My friend was screaming at the top his lungs, “Get the fucking money, yo!” I reached and grabbed the bag in front of Tuco and we ran off. We left in a cloud of smoke, they couldn’t even see us, but he ended up getting shot five times in the back.
He started coughing, and as I looked down on him from above, I could see him in a pool of his own blood. “You go Jordan, you finish this…for us!” He coughed, and his eyes set back and that’s when I knew he was gone.
That’s why I can’t watch Breaking Bad before I go to sleep anymore.
Generally, media informs a large percentage of my dreams, though the ones that aren’t affected are pretty damn boring. The most consistently recurring dream I have takes place in my childhood home in California. I close my eyes and see a pattern: it starts to separate,getting blurry. The colors change and I realize it is an extreme close-up of the stitching on this horrifically orange and black (somehow en vogue in the 70’s) couch.
In extremely slowed down yet fluid camera pans, I see the scope and breadth of my childhood living room, as the camera does a quick zoom to the backyard, where there are deer eating tangerines off the branch. My dream continues to trail up the hill in the backyard where it eventually gets blurred into a forest.
Then I wake up. I don’t think I ever had one of those tangerines. Where’s the over-the-top symbolism or direct metaphor there?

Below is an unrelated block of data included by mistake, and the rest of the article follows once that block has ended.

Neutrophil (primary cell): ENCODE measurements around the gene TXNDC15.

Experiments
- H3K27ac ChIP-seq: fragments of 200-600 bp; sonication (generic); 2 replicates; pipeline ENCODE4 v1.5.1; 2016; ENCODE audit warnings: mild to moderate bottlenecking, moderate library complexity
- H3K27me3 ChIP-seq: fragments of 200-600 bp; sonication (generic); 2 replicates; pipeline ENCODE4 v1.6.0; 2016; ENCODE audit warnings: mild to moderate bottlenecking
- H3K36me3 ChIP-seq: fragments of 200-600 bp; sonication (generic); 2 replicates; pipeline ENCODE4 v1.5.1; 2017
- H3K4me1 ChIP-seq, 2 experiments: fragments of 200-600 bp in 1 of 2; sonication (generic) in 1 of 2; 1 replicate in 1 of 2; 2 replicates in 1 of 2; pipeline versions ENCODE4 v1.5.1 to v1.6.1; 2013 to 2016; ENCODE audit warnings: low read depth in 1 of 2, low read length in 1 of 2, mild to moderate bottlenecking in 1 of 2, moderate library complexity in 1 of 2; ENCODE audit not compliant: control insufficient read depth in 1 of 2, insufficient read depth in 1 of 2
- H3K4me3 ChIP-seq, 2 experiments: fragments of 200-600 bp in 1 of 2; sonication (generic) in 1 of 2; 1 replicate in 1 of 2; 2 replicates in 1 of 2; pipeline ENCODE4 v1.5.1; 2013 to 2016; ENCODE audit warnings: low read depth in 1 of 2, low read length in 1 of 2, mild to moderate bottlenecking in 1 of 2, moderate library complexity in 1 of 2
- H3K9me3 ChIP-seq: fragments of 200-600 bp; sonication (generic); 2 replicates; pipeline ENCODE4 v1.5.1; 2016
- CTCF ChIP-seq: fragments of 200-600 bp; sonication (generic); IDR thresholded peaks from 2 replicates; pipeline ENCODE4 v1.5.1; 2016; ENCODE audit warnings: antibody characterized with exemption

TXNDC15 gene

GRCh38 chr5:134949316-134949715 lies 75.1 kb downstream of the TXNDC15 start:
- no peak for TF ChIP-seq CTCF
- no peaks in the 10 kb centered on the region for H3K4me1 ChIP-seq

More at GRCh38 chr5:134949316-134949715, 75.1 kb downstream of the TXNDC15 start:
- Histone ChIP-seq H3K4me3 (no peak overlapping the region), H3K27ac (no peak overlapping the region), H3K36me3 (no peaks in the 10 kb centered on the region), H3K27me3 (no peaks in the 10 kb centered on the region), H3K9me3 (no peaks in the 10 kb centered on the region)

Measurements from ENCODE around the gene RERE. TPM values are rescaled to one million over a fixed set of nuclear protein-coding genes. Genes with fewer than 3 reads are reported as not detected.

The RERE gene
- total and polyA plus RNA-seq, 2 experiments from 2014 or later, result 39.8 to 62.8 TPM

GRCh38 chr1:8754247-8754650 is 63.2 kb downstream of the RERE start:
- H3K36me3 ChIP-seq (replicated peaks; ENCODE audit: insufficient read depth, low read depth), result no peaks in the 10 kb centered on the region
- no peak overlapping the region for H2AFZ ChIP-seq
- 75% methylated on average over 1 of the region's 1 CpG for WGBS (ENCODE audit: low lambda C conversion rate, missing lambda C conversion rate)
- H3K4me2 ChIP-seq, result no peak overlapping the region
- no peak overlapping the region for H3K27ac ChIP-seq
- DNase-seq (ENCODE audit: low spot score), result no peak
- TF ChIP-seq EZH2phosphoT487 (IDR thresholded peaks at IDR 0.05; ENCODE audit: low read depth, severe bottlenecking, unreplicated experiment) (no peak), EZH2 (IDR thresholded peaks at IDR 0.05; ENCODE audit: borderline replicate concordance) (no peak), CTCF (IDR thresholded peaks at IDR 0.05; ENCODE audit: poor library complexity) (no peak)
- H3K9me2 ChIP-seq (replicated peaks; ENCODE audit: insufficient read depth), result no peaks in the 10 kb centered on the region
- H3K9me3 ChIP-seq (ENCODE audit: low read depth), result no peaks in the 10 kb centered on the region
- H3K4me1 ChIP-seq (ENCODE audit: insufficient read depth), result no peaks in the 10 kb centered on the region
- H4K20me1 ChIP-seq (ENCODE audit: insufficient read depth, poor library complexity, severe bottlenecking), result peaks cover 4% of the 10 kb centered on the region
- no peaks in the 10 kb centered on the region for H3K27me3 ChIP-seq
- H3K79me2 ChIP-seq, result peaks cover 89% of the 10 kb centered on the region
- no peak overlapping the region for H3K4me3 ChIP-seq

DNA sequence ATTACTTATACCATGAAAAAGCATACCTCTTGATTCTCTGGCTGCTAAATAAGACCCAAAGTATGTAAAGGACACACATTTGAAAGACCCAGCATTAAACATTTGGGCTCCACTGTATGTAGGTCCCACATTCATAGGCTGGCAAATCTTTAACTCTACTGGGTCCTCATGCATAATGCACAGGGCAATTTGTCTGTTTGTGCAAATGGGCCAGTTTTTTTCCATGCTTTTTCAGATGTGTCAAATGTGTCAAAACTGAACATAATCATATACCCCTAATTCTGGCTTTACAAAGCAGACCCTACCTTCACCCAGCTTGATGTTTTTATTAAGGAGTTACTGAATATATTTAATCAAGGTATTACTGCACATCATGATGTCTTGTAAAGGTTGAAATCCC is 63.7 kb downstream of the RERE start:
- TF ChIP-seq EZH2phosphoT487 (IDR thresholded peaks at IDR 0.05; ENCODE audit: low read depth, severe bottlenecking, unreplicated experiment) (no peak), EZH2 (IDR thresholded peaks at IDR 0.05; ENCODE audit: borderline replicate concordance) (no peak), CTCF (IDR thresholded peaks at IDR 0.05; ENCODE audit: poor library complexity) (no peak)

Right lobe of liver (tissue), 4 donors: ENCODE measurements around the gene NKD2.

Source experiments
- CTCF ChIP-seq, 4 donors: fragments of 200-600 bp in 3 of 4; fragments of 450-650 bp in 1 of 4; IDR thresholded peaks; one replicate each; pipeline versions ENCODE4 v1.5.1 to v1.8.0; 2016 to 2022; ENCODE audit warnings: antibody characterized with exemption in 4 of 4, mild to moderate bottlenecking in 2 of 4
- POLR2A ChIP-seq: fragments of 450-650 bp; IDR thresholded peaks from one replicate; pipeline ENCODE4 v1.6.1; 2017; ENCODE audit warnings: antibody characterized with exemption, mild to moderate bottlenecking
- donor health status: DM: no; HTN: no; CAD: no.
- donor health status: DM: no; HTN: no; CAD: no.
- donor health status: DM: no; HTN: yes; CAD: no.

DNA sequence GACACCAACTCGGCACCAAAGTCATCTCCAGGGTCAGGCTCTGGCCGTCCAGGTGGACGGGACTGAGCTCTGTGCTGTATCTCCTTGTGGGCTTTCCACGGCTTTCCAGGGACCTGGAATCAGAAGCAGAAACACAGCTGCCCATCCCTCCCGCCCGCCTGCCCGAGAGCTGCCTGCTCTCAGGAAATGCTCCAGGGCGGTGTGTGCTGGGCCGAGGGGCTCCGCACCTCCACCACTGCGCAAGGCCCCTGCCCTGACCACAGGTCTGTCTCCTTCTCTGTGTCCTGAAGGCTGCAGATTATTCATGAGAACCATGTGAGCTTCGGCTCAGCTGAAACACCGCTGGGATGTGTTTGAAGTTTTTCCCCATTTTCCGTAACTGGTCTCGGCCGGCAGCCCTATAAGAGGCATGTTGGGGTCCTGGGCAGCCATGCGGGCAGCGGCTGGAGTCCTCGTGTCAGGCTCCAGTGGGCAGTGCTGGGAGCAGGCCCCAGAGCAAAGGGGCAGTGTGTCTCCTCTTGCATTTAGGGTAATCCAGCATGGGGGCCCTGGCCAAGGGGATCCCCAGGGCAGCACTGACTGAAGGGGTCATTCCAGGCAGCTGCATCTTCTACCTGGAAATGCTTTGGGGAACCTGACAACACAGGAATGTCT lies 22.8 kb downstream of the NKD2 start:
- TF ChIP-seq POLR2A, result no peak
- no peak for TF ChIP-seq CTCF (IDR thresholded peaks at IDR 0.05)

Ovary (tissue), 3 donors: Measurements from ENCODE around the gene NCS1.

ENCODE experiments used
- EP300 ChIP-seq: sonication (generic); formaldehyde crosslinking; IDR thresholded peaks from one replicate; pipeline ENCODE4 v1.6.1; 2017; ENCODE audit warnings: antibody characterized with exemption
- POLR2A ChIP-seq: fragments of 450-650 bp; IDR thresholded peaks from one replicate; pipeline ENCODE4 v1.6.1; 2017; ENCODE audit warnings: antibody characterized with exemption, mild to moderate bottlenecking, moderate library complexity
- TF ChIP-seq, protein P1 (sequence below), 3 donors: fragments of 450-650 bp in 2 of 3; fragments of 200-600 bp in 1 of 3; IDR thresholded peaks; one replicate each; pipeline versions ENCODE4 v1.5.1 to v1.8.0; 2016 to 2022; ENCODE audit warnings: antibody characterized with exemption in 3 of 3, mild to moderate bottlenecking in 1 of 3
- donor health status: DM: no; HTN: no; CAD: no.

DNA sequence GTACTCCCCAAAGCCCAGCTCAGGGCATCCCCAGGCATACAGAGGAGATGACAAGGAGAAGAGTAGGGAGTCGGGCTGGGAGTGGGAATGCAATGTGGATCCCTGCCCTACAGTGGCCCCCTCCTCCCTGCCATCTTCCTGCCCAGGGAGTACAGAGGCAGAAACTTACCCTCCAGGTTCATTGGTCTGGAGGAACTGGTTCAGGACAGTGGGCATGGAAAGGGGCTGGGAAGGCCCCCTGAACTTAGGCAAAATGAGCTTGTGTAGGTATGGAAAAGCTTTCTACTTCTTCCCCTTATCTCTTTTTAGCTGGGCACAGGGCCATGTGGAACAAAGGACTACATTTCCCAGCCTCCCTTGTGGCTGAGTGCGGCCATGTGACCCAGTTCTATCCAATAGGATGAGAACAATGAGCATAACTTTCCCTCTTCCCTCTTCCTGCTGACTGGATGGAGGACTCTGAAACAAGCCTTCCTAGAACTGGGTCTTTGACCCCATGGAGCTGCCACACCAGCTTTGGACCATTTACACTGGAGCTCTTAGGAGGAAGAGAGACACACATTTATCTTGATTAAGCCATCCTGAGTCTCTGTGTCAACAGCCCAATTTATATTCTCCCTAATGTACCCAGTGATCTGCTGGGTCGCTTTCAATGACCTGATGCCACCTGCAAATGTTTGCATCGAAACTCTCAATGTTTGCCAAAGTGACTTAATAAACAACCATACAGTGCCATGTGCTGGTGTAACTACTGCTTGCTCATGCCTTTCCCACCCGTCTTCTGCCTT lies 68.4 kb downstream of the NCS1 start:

Either way, my dreams are nothing nearly as exciting as I would have hoped for considering what the media portrays them to be. I’ve always wanted dreams as symbolic as the unicorn sequence in Blade Runner, or the lush and gorgeously intricate sub-sub-conscious landscapes as Inception. Sadly, I know that this kind of vivid imagery isn’t likely.
But why not? Dreams don’t have to be rooted to reality. When they are, our experiences can be quite beautiful. And if we encounter reality-shifting perspectives and visions of the future on a day-to-day basis, why can’t our mind replicate these events that we encountered as well?
Then there’s the famous “it was only a dream” trope (with Super Mario Bros. 2, The Newhart Show and Dallas containing a few such examples.)
The one that I always have involves me waking up, looking at the clock and realizing that I’m going to be late to work.
I rush out of bed, perpetually getting on the subway. Inevitably I get to my job late and my manager tells me that I’m fired. That’s the exact moment that I wake up. There’s probably nothing worse than dreaming about work, or the quotidian.
Just once I’d love to have an escapist romance dream, like the one depicted in Brazil, or one like the musical interlude in the Big Lebowski, but as of yet it has not happened.
Is it possible the recreation of dreams in various art forms is always more over the top, because our day-to-day dreams are so lackluster?
I know I’m not the only one that hasn’t ever had a dream like Dali depicted in his “Dream Caused by the Flight of a Bumblebee around a Pomegranate a Second Before Awakening”.